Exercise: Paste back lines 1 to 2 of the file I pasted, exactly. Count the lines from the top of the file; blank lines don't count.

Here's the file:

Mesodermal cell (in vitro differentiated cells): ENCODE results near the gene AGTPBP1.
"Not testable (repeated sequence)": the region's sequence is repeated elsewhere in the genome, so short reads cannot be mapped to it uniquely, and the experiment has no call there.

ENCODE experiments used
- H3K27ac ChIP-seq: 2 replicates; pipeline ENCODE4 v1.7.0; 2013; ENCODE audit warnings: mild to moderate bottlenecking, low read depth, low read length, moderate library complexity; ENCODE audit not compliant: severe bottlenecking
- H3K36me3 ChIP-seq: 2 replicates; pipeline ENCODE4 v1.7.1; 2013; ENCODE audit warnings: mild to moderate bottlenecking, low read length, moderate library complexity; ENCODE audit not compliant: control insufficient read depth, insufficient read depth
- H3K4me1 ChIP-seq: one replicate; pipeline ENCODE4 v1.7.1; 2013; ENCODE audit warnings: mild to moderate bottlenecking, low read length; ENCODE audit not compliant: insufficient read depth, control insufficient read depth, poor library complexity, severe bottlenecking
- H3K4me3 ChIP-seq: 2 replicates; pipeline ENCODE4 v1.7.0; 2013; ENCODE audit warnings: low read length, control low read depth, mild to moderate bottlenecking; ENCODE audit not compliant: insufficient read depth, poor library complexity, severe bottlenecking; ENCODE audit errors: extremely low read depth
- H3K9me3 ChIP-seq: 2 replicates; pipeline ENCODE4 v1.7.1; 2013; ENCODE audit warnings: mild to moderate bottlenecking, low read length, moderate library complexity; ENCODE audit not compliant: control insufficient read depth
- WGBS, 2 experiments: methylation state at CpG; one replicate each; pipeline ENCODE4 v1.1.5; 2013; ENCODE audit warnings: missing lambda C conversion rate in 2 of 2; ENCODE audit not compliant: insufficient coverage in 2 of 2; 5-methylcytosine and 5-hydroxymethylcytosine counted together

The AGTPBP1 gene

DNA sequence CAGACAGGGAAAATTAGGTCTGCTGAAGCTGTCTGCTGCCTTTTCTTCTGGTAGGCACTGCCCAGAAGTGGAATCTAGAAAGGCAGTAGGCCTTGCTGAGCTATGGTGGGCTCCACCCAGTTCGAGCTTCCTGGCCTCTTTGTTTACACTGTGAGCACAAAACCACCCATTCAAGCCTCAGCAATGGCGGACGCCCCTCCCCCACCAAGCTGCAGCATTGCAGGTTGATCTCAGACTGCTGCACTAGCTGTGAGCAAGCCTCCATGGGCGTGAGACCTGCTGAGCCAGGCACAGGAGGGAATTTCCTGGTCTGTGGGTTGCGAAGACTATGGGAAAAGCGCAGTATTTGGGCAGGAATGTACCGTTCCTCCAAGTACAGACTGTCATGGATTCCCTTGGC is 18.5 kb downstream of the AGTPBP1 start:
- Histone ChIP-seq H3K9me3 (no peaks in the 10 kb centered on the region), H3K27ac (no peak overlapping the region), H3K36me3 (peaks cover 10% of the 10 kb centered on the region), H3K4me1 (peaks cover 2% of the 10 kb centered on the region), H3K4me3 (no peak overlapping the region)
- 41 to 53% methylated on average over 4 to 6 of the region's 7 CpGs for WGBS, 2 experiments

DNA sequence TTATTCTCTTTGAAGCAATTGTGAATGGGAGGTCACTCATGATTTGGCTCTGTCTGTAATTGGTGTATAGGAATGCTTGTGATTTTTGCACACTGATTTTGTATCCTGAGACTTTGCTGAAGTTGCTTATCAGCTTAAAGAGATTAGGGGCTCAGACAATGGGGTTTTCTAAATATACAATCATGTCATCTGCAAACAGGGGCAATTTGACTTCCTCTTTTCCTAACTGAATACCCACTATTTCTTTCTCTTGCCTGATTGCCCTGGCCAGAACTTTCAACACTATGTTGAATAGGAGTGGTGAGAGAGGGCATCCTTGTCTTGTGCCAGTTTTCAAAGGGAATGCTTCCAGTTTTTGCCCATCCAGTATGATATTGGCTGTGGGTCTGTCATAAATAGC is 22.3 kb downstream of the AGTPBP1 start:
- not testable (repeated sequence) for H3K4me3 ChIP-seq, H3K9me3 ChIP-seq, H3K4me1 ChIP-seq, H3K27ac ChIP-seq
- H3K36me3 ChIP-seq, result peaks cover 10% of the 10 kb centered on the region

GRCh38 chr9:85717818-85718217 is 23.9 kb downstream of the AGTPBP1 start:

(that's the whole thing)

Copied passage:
Mesodermal cell (in vitro differentiated cells): ENCODE results near the gene AGTPBP1.
"Not testable (repeated sequence)": the region's sequence is repeated elsewhere in the genome, so short reads cannot be mapped to it uniquely, and the experiment has no call there.